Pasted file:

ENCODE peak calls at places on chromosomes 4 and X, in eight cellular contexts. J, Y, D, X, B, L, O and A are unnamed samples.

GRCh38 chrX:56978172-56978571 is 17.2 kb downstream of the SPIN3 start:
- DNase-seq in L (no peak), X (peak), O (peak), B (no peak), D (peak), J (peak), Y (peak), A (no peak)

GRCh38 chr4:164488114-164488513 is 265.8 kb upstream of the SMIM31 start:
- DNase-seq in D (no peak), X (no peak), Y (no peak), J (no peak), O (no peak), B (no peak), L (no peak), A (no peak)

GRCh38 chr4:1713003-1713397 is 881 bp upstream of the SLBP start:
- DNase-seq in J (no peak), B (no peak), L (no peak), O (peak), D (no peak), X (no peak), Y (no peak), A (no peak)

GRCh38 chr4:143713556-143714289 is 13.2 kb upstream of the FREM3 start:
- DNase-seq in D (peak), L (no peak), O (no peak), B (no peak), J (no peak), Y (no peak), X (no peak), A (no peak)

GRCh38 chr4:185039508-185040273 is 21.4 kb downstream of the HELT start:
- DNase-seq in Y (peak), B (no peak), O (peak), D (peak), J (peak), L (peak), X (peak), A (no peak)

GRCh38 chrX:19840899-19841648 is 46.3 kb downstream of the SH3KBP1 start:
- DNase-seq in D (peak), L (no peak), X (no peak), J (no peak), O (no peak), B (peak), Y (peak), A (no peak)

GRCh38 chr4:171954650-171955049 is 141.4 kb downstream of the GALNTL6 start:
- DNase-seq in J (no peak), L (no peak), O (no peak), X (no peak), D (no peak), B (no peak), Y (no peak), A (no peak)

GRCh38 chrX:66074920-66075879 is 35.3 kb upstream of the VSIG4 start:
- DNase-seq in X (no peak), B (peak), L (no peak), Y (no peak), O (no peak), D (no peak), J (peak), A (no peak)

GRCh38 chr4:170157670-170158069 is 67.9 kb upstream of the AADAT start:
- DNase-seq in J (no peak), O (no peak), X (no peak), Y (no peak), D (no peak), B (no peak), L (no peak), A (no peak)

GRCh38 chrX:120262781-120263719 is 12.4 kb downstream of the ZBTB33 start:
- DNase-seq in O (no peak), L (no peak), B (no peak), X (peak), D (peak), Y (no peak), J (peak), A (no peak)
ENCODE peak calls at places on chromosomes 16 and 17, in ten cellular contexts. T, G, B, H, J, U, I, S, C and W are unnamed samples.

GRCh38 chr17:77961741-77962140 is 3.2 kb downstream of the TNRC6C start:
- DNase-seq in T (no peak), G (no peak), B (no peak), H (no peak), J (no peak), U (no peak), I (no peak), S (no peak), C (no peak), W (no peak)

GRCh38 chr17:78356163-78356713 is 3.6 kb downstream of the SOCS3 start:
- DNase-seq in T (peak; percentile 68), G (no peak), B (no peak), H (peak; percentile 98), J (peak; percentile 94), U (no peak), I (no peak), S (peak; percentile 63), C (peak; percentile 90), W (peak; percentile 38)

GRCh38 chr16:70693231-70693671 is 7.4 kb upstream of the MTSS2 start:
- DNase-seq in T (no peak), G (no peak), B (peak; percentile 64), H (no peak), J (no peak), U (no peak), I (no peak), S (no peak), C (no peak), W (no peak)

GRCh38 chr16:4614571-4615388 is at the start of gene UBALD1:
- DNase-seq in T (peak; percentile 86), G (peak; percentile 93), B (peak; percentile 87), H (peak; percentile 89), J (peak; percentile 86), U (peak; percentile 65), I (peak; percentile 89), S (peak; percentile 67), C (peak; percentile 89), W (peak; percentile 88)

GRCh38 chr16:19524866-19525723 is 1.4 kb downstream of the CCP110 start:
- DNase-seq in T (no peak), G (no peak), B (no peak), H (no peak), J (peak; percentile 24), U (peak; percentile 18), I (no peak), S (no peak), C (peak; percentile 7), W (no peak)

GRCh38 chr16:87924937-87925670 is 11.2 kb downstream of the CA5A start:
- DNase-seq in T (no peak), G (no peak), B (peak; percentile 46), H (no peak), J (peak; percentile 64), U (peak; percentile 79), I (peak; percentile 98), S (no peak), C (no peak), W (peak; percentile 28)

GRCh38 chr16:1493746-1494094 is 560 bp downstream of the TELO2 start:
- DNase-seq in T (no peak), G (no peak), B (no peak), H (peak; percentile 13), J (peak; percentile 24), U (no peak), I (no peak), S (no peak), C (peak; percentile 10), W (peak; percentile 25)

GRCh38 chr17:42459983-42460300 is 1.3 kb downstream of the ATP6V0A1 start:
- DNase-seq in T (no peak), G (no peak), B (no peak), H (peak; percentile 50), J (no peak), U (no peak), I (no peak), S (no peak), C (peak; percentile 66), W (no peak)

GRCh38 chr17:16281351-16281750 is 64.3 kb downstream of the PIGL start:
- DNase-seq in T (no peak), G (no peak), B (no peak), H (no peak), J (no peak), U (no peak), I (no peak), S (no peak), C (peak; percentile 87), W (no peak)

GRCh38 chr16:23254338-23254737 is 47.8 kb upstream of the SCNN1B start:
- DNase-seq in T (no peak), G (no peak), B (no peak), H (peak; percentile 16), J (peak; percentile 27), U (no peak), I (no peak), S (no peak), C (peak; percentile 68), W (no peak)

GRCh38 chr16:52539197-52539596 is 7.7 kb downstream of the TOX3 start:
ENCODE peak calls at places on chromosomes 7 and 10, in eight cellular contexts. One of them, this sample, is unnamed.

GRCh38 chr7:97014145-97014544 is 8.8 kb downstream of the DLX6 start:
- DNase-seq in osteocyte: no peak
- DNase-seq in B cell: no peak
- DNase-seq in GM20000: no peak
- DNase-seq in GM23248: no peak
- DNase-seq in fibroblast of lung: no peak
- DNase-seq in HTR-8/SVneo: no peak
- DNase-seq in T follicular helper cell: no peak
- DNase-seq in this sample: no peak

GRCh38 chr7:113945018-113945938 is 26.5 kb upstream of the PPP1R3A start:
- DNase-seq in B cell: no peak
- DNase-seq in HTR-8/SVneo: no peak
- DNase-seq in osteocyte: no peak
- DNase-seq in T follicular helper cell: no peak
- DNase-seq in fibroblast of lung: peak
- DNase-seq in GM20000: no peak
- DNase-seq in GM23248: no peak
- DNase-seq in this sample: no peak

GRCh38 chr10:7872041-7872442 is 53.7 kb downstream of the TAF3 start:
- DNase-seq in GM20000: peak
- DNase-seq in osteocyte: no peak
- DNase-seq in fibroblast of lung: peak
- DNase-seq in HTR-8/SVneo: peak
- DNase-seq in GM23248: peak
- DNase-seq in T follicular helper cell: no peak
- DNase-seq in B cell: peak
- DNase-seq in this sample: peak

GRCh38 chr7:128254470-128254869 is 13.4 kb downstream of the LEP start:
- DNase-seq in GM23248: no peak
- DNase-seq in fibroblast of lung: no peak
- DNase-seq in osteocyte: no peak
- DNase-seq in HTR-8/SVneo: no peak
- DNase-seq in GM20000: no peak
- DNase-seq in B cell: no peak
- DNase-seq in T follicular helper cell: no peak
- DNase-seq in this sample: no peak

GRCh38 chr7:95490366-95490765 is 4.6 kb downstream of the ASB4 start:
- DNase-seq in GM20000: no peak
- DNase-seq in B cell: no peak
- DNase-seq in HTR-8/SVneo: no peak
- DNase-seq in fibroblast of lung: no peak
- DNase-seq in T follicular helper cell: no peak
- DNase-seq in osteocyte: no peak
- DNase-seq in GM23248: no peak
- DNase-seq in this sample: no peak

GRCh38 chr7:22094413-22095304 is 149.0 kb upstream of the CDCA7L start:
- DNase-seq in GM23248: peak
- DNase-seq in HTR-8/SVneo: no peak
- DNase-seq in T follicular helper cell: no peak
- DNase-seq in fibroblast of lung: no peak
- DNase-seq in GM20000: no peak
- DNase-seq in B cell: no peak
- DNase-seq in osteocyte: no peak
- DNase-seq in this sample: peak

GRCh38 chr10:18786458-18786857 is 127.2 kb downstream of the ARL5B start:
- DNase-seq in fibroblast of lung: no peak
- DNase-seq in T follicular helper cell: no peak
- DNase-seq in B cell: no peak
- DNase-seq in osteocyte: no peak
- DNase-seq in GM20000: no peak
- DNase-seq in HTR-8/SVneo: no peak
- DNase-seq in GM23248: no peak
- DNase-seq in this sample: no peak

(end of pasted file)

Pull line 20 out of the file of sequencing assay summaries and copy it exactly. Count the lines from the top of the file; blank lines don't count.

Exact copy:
GRCh38 chrX:120262781-120263719 is 12.4 kb downstream of the ZBTB33 start: